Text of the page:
The Drafter Page 44

Either way, his window was closing. Opti might know her conditioning, but he knew her soul, and he was counting on that to keep him one step ahead of them.

“University Dregs,” he whispered, feet scuffing to a halt as he looked past the crackling e-board shorting out and into the modern if sparsely decorated café full of students soaking up the free hotspot. “Thank God,” he whispered, seeing her sitting alone at a small glass table, that same black coat he’d seen her steal at the airport draped over her shoulders. Her head was bent low over the glass screen built into the top, a ceramic mug of coffee and that man’s hat beside her. Even as he watched, she tapped a new phrase into the search engine and hit the ENTER key with enough force to make the screen phase and her coffee ripple. Clearly things weren’t going well, and she ran her hand through her short hair in a gesture of frustration as she looked up.

Her expression blanked when she realized two young men across the store were gesturing for her attention. Her model’s cheekbones, long neck, perfect complexion, and toned dancer’s body had gotten her noticed, and he shook his head in memory when that full sweet smile of hers blossomed with just the right amount of annoyance to convince without ticking them off. Falling against each other, they dramatically pretended to be crushed.

Okay. He’d found her. Getting her to trust him wasn’t going to happen, but he knew Peri would risk a lot if she was hungry, tired, and dirty. She looked all three.

Taking a deep breath, he entered, head down as he went to the to-go counter and out of her direct sight instead of ordering from the store tablets at the tables. Peri looked half starved, and he added a muffin to his medium, straight-up black coffee, taking it in a metallic-footed store mug instead of a to-go cup. Turning, he unbuttoned his coat in the warmth and noise. Peri was scrolling through a list of recent local crimes, choosing one before sitting back and sipping her coffee while the screen loaded. She looked frustrated and—so well hidden he almost missed it—scared out of her mind.

What am I doing? he asked himself as the barista put his paper-wrapped muffin on the counter; peeved, he vowed she wasn’t going to get one bite. She’d made her choice. He wasn’t her anchor to coddle her, reinforcing the pap that Opti filled her head with that she deserved it by right.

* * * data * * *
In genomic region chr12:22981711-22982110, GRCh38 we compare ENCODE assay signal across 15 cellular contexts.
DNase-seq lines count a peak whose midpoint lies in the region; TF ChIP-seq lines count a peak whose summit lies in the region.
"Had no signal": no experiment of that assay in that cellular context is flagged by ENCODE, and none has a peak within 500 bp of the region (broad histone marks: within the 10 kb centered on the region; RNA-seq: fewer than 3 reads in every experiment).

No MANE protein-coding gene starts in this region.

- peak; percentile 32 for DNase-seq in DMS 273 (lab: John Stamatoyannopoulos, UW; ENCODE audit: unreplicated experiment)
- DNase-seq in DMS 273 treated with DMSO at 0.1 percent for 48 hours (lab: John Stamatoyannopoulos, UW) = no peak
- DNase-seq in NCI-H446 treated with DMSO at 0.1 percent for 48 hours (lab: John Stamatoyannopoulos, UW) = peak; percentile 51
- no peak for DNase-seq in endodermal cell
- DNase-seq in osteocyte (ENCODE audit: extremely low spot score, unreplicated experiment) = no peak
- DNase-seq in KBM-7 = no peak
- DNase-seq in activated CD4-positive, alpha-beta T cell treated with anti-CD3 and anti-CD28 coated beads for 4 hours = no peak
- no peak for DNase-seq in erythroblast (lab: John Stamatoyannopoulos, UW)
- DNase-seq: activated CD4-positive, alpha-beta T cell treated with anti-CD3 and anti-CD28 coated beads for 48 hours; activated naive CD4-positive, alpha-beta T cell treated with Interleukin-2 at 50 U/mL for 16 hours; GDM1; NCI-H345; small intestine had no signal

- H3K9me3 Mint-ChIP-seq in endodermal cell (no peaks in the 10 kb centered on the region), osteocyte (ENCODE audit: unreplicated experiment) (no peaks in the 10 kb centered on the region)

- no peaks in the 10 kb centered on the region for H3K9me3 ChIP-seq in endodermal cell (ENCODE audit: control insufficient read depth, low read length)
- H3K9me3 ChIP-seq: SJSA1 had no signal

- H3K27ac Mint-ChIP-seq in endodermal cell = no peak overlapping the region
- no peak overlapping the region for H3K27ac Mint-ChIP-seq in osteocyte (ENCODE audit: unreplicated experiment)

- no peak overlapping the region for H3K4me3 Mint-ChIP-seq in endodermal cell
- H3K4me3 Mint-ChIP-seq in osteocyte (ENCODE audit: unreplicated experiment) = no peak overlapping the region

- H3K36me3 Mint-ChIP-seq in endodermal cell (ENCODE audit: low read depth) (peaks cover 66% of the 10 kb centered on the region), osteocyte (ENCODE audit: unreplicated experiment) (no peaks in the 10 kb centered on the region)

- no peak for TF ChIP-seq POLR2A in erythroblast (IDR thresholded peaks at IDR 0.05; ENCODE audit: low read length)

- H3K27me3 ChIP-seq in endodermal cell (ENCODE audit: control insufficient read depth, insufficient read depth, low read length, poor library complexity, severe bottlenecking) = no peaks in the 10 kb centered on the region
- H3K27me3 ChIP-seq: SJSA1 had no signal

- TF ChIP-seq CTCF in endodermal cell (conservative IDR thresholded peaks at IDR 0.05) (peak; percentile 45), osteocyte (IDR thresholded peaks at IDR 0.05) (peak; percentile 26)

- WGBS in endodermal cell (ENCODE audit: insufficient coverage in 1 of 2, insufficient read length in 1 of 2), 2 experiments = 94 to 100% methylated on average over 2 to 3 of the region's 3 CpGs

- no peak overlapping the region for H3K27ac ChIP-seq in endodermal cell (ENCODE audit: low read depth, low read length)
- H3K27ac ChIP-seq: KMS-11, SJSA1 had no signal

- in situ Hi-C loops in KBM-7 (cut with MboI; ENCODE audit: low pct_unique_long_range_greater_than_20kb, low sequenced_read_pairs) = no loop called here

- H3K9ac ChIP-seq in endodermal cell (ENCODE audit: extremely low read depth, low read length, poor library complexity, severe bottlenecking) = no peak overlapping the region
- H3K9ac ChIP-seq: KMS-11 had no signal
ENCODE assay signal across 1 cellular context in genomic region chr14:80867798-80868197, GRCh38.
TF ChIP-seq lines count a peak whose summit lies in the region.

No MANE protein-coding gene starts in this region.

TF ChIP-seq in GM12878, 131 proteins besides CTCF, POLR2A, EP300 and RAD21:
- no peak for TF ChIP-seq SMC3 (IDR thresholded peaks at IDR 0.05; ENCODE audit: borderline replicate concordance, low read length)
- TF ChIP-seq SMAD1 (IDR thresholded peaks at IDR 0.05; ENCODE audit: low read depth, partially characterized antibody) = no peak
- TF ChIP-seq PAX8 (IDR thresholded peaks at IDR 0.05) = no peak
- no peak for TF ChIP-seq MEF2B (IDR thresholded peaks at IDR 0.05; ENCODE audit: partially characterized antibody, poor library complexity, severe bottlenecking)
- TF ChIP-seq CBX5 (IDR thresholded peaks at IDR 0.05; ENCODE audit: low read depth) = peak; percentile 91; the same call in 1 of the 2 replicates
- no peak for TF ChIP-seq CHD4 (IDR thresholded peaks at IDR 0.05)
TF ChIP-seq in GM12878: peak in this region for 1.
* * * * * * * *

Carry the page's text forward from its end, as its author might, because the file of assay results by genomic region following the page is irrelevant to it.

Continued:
And yet, seeing her last night, numb and in shock from something she didn’t recall, had shaken him. She was so rare, so fragile in her uniqueness—one in a hundred thousand able to twist time, and even more rare in having the skill set and drive to use it. It had been a painful relief when she’d gotten snarky, hiding her fear that she’d been cut adrift again. Even more obvious was that she didn’t know him.

Closing his eyes, he exhaled to calm himself, not wanting to add to Peri’s mood. She looked as irate as he felt, tapping thestore-supplied stylus against the touch screen with a frustrated quickness. She hadn’t changed at all—just as moody and irritating as ever. Her paranoia would be in overdrive—for good reason. He couldn’t simply walk up to her and tell her they had to work together to end the very organization she depended upon. She’d never believe him.

Silas’s jaw clenched when someone knocked into her. And then he stiffened when, with a snap, the room reset and the last four seconds replayed, Peri adroitly shifting in her chair at the right instant to remain untouched. Time caught up, meshed, and he shook himself, a cold feeling slipping through him when Peri, oblivious to the skip-hop, leaned forward to read the screen.

Uneasy, he pushed off from the counter. He’d watched her jump three times to escape the airport. It was doubtful she even knew she had drafted. Her mind was flirting with collapse, and that he felt responsible bothered him. It had been too large a task; too much of her life had needed to be erased.

It was her choice, he reminded himself, but he still felt betrayed as he came closer, halting just within her range of sight and waiting to be noticed. Power and recognition meant more to her than he liked, but her determined drive had drawn him regardless. Even now, years later, he could feel it, and his jaw clenched.

As if sensing it, she looked up, her hazel eyes and long lashes vivid against the heavy eyeliner she’d used to muddle any facial recognition software. Her shock melted into a quickly quashed panic. She was afraid of him. “You,” she said, eyes darting to the perimeter for others even as she blanked her screen. “What are you doing here?”

“It’s just me. I’m alone. You don’t have to run.”

“You’re alliance, aren’t you?” she asked. Nodding, Silas set his coffee down, the electrical field in the base engaging the table’s heating circuits with an audible click. Her eyes were determinedly not on the muffin, but they lingered on his tablet tucked under an arm, and he set it tauntingly on the table between them. Immediately her gaze rose from it, traveling over his pressed shirt tucked into his high-end jeans, then dropping to his leather boots and belt, and finally his coat. Her eyebrows arched in question; he shifted his coat so she could see he had no weapon.

“I do so love the scent of imported cashmere,” she said. “Armani?”

He dropped his hat on the table, annoyed that she’d found the one nerve he had and stomped on it. So he was a clotheshorse. So what? “So you’ll understand if you dump your coffee on me like you did Allen why I’ll throw mine in your face,” he warned as he took the hard-backed chair across from her. Still she said nothing, staring at him with that assessing gaze, and he ran a hand over his short-cropped hair to smooth it in unease.

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